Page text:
Once you know who you’re creating content for, how do you go about scheduling this so that you’re not having to spend time every single day trying to decide what to post?
Learning to master scheduling in advance will allow you to save time, money and head-space to allow you to focus on what you do best.
The next step is to create a content calendar. This can be a simple spreadsheet, with a different tab for every month, and then a space for every day within that. Add all your important dates, promotions, events you’re attending etc. Also, I find it really useful to mark the main national days – everything from Mother’s Day, to Children’s Mental Health Week, to National Pet Day. If you think you can relate some content to the event, mark it in your calendar.
Choose a different topic for each month. For example (for the personal trainer), January could be kicking habits, February could be healthy eating, March could be stress. So you choose a theme that relates to your audience but also needs to be a precursor to what you offer. If you’re stuck for ideas, think about the main questions you get asked, or the areas of speciality you have within your niche. You can, of course, also duplicate topics throughout the year if it makes sense to do so for your audience.
Once you’ve chosen a topic that you are confident you can create content around, you now need to map out your weeks. My advice is to have a different ‘theme’ for each day. For example – Mondays might be testimonials, Tuesday an inspirational post, Wednesday FAQ to help them dispel any myths or concerns, Thursday behind the scenes and Friday a Facebook Live. Having this structure also makes it a lot easier coming up with the content you need to reach your different avatars.
Consider what types of posts you will use now each day. Look at varying the formats within these posts. Use ideas such as screenshots, photos, shared content, links to your blogs, quotes, polls, videos, long and short copy. The key is to keep it varied – different types of content will appeal to different people. Not everyone will watch your videos, and likewise, others won’t read long posts. A good mixture keeps it varied and interesting.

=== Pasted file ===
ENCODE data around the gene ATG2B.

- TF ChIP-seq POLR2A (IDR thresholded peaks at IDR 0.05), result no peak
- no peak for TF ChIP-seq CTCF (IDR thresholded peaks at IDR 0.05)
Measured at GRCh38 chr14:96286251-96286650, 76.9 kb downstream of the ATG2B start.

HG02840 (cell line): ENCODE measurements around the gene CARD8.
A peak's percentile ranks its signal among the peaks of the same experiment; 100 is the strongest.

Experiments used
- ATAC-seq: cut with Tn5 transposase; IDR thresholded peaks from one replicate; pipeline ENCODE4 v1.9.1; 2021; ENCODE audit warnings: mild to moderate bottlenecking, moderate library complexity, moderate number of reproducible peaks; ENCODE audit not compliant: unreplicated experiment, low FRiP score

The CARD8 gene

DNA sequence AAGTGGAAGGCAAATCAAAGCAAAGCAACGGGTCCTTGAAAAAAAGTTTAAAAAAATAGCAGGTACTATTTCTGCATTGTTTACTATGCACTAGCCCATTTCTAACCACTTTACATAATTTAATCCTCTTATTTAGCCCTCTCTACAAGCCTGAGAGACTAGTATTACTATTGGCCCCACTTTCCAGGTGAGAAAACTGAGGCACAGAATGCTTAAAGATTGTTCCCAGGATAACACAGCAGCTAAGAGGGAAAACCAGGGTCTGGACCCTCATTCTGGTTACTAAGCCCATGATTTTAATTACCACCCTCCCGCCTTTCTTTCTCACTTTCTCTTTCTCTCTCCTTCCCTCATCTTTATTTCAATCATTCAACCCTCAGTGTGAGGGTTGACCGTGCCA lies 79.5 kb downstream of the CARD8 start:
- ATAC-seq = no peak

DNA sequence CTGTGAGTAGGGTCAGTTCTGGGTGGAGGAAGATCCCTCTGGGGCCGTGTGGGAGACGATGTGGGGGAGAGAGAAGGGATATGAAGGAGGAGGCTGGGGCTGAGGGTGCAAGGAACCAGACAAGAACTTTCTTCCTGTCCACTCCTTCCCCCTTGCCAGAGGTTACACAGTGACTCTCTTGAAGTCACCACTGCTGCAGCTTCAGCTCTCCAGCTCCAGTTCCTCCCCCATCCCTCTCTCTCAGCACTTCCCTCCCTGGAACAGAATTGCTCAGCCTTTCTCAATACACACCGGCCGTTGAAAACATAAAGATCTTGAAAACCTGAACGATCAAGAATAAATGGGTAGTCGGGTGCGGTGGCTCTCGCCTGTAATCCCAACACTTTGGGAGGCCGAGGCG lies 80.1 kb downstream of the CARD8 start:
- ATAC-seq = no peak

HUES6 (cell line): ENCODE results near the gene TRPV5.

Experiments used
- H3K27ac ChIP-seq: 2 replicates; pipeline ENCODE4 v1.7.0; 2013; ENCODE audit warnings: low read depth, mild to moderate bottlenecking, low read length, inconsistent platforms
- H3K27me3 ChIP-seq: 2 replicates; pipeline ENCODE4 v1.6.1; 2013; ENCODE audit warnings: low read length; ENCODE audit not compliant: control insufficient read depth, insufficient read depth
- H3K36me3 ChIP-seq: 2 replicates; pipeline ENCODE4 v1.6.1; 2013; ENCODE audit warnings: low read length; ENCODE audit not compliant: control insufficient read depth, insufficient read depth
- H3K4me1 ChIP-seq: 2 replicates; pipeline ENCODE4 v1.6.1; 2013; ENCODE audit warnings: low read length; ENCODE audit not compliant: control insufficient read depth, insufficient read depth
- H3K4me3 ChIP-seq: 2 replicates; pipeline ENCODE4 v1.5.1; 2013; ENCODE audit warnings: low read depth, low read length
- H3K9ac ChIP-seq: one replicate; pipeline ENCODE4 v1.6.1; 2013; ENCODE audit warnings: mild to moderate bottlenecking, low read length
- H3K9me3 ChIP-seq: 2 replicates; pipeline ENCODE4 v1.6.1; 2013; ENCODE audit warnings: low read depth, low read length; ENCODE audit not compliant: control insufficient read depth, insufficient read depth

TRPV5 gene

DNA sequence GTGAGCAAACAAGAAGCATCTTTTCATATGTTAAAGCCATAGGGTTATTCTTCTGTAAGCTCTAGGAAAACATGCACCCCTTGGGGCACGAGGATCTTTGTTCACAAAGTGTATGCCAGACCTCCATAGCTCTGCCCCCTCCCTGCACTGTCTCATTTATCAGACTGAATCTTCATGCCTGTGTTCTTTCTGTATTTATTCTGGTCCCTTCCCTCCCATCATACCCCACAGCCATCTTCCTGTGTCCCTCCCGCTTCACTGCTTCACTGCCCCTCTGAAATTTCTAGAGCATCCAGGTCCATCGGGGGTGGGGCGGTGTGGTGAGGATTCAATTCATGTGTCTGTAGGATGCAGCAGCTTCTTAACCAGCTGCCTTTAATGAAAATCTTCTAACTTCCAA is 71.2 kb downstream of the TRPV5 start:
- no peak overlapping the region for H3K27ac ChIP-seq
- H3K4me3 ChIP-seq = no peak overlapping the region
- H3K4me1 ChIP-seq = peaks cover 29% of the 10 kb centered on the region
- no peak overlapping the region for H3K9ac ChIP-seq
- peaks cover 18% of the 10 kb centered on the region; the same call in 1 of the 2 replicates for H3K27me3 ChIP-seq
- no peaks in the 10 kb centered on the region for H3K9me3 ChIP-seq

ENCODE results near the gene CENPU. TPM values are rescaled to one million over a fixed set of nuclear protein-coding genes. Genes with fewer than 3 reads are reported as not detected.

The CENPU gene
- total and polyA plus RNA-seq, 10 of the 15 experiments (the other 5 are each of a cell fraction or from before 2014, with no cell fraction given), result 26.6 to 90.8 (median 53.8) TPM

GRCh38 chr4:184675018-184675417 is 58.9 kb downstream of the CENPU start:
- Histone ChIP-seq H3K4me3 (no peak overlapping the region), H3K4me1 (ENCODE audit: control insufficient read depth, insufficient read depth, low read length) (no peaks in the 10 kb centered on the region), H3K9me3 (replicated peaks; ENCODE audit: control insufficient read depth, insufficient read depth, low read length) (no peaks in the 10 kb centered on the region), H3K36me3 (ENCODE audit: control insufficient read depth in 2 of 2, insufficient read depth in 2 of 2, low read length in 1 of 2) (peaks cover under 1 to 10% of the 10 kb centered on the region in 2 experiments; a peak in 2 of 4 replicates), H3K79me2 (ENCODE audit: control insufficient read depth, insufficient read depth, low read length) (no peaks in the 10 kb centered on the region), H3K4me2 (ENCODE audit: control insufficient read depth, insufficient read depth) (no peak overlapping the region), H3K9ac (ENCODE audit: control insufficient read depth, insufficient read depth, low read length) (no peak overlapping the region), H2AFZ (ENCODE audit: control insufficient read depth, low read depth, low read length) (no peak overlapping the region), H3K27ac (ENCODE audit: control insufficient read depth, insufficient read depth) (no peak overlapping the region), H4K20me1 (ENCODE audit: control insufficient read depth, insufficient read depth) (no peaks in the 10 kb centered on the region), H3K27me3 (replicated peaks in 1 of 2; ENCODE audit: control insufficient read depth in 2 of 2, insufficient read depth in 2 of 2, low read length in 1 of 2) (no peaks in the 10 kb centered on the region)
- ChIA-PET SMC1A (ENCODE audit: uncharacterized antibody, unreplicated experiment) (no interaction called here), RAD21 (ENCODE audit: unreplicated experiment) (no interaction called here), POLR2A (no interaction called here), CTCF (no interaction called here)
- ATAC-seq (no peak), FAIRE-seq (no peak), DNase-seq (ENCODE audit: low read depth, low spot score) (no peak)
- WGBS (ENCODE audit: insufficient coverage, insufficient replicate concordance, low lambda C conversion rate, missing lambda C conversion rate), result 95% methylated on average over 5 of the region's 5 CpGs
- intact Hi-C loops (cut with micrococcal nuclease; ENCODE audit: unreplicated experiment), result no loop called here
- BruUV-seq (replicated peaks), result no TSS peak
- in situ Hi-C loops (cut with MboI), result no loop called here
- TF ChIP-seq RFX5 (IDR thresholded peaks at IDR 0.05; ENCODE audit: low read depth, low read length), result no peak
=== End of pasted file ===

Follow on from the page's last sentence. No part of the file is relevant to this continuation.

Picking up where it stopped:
Use your spreadsheet to fill in the gaps for each day – you want to know what the topic is, the theme and type of post. E.g. Monday = video testimonial which talks about habit-breaking. Tuesday = create a quote post in Canva such as “you don’t break a bad habit, you replace it with a good one.” Wednesday = dispel the myth about how long it takes to form a new habit using an article or your own post.
See how it works? You’re not constantly having to come up with salesy, promo-heavy content. Instead, give your audience content that will inspire and educate; designing your content this way helps to make a connection, encourage engagement, and establish your authority.
Not only that, if you take a couple of hours each month to schedule your posts in advance, you will save so much time and headspace throughout the rest of the month.
Unless you’re using multiple platforms (which I don’t advise), scheduling can be easily done within Facebook itself (up to 6 months ahead!) – when creating your page post (in the ‘publishing tools’ tab), you simply choose to ‘schedule’ rather than ‘publish now.’ Facebook also has a great platform called Creator Studio, which also allows you to cross-post and schedule your Instagram posts too!
Once you have invested time to follow these 3 steps, you can then concentrate your time and energy on getting engagement for those posts and growing your business. Good luck!